To have told my mum it's not the 1950's when discussing housework!

(14 Posts)
ilovewelshrarebit123 Thu 28-Jul-16 11:42:21

I need to set the scene first.

I'm a lone parent who works 25 hours Monday to Friday. I live 3 miles from my parents (in their 70's) as does my married brother.

I'm on leave this week as is my brother. I've obviously made plans for the week and my DD (9) and I have been busy until today.

I had lunch with my parents Sunday just gone so 3 days ago. I told my mum I had plans majority of the week etc as I wanted to spend it with DD.

My mum has had a urine infection and I'd asked if she needed me to do anything on Sunday, she said no and it had now gone.

My brother only sees my parents when he picks his kids up from my parents who do a lot of childcare for him and his wife. His wife usually does pick up, so he sees them probably once a month. I see them at least twice a week and speak 2/3 times a week on the phone.

I've just had this passive aggressive phone conversation with my mum.

Oh you're in then, yes mum you ok?

No I've been in bed all week ill, oh right, I didn't know we've been mad busy.

Yes, I've not warranted a phone call from you have I, you're not interested in me.

No mum, I saw you on Sunday and I didn't know you've been poorly as we've been out all week.

Then a barrage of unpleasantness came of how I don't care, her bed needs changing and housework needs doing.

So I said we were going to call to see her anyway today, so I'll change bed etc later.

She wanted to know what time, I said sometime this afternoon and that wasn't good enough! (She's not going out today either).

I said you can ask 'x' my brother for help as he's off this week and she said 'you can't ask a man to do housework or change beds'.

I said it's not the 1950's you know and she said it's a woman's job.

I just give up, I'm always her first call to shout at and have a go. My brother does nothing and leads a charmed life.

So I'll go up there and the bed will be changed already and she'll moan I wasn't willing to help and how poorly she is and is worse now she's changed the bed.

My dad is awful to her as he finds her constant trips to the GP and illnesses draining (he doesn't believe her). This sounds horrible but every time I see her she only talks about the next hospital appointment or illness and they all merge into one with us all and we can't keep up.

So do I try to reason with her or just do the housework and smile sweetly!

I can't confront my brother as it will all blow up in a massive argument and it will be twisted to be my fault.

SymphonyofShadows Thu 28-Jul-16 11:55:16

flowers
I don't think it's necessarily a gender thing as I get this and I only have sisters. They both only see my mum about once a month but I am round the corner so it's always me who does everything but gets it in the neck. My mum is at her most unpleasant and demanding during school holidays because the attention is off of her. We had a massive falling out at half term and I've scaled right back on the unimportant demands. I've found that it's slowly making a difference to her attitude. You have my empathy as I know that feeling of not being able to do anything right.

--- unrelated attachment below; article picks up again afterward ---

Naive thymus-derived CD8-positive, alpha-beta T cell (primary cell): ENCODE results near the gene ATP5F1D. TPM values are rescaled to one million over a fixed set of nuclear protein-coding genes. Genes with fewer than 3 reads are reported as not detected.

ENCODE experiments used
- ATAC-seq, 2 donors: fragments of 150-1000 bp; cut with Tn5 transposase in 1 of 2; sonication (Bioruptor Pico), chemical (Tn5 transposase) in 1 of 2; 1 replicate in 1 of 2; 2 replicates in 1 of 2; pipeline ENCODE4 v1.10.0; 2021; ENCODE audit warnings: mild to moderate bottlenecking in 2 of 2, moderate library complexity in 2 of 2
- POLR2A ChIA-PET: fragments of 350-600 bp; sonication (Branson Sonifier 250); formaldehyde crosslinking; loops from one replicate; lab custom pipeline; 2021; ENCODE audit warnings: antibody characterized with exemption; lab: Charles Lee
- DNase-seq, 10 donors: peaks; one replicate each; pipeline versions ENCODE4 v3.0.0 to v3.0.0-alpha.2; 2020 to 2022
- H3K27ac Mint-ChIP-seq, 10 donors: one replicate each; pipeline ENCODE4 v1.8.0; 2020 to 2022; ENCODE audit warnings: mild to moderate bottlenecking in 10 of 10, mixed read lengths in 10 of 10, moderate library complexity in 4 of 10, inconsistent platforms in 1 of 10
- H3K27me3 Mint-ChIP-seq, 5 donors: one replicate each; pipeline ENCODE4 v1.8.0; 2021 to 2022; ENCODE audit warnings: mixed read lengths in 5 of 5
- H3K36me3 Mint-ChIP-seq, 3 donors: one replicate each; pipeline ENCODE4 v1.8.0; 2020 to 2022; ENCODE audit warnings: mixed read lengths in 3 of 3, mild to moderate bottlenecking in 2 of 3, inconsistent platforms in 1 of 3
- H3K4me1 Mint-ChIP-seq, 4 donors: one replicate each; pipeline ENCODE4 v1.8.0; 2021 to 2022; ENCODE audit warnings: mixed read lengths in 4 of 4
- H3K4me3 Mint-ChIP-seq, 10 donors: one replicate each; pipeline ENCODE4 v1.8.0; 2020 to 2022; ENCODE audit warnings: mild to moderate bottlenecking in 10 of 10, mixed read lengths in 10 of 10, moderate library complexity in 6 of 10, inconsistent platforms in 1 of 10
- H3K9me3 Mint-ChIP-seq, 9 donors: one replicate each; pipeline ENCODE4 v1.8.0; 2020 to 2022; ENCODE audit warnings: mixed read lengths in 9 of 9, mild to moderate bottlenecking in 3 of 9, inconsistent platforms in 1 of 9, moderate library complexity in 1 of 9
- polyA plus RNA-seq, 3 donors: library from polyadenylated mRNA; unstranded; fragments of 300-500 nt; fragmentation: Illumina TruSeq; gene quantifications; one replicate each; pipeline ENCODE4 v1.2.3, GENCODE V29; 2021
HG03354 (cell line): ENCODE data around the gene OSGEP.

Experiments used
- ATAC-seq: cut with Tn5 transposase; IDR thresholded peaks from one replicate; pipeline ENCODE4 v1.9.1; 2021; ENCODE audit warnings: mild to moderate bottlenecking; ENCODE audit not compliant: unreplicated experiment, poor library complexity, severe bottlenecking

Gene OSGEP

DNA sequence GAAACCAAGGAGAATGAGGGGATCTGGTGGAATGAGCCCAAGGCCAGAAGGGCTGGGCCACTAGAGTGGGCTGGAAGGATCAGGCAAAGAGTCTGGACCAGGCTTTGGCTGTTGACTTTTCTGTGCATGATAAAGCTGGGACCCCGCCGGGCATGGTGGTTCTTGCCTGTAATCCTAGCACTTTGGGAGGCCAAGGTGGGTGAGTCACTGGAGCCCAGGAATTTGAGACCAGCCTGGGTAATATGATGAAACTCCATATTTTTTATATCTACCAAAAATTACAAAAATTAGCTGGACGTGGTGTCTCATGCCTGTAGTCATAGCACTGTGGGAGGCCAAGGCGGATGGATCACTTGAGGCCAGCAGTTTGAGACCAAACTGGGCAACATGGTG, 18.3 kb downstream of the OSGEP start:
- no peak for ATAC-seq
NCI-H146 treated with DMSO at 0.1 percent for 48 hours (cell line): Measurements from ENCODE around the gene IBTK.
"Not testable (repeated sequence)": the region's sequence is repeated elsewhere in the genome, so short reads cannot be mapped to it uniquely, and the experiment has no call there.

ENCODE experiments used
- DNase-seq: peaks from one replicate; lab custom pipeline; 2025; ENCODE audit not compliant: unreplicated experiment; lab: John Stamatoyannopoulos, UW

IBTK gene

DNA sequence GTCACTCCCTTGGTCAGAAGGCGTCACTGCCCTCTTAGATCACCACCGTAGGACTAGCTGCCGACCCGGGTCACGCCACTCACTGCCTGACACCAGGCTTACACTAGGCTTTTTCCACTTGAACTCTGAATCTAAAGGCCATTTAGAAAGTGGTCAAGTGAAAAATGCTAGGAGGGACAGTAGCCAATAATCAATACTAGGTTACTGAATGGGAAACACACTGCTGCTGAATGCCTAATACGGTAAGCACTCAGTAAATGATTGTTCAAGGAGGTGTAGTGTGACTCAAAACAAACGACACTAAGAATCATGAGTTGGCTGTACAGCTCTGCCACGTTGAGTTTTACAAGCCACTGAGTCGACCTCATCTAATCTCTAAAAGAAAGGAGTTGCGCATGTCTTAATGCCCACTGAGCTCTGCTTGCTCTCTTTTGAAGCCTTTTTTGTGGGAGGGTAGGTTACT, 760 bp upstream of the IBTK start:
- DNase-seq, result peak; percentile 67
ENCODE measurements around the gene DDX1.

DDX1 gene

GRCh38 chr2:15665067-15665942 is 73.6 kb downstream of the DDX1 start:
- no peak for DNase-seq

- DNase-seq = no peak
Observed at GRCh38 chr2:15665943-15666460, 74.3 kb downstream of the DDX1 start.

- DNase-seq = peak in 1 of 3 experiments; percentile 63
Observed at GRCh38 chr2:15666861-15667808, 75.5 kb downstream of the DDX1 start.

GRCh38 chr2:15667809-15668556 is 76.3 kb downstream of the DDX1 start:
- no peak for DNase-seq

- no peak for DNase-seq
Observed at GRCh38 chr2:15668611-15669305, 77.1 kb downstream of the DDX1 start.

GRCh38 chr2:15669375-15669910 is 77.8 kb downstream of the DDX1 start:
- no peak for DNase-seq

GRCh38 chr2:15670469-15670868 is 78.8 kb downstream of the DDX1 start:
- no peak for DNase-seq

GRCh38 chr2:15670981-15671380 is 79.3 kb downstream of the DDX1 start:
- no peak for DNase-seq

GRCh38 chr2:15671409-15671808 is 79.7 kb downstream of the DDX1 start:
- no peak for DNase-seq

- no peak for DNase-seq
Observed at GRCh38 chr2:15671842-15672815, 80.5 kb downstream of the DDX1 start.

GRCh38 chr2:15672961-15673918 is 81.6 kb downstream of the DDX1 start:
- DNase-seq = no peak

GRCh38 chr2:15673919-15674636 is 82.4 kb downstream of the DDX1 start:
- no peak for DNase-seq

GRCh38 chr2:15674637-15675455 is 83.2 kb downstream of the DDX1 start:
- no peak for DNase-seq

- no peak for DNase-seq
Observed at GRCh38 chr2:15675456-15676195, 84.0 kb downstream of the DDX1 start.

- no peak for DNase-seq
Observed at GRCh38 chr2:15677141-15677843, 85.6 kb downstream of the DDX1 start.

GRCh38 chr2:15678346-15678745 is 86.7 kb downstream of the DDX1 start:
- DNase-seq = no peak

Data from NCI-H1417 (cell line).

DameDiazepamTheDramaQueen Thu 28-Jul-16 11:58:58

Sounds like she's feeling really poorly and snappy, urine infections can make you feel dreadful.

ExtraHotLatteToGo Thu 28-Jul-16 12:21:34

...and your Dad isn't doing the housework because....?

HeteronormativeHaybales Thu 28-Jul-16 12:22:45

Your dad doesn't believe her. Do you believe her?

I think women of her generation, brought up to be 'nice' and put their needs last, often resort to overplaying illnesses and upsets etc as they feel it a legitimate method of getting care (asking straight out would be unwomanly and selfish).

I also find that often mothers who have or feel they have made sacrifices for others (my mother is of this generation) seem to feel it is 'their turn' when it comes to their daughters (not their sons) and demand similar sacrifice.

You have a right to spend time with your dd and not dance attendance all the time. If she really can't do housework/change the bed, she needs a care package (or your father to step up), as it sounds as if you can't (and shouldn't) always drop everything to come running.

2kids2dogsnosense Thu 28-Jul-16 12:26:43

Agree with Symphony. I and DH were the only ones who did anything for either set of parents or for my grandmother (who's the most evil old cowboy you could ever imagine) and the result was that we got complained at and about, blamed for everything that wasn't done , or not done quite the way they wanted, and all of our siblings (whom parents saw once a year when they brought their kids round for their christmas presents) were so biddy wonderful and "if S had done that, he would have made a better job of it" (why the hell didn't he then? he only lives round the corner) and "Oh, I wish M didn't have to work so hard then she could come and visit me" (she's sitting in a wine bar with her mates - not at work at all).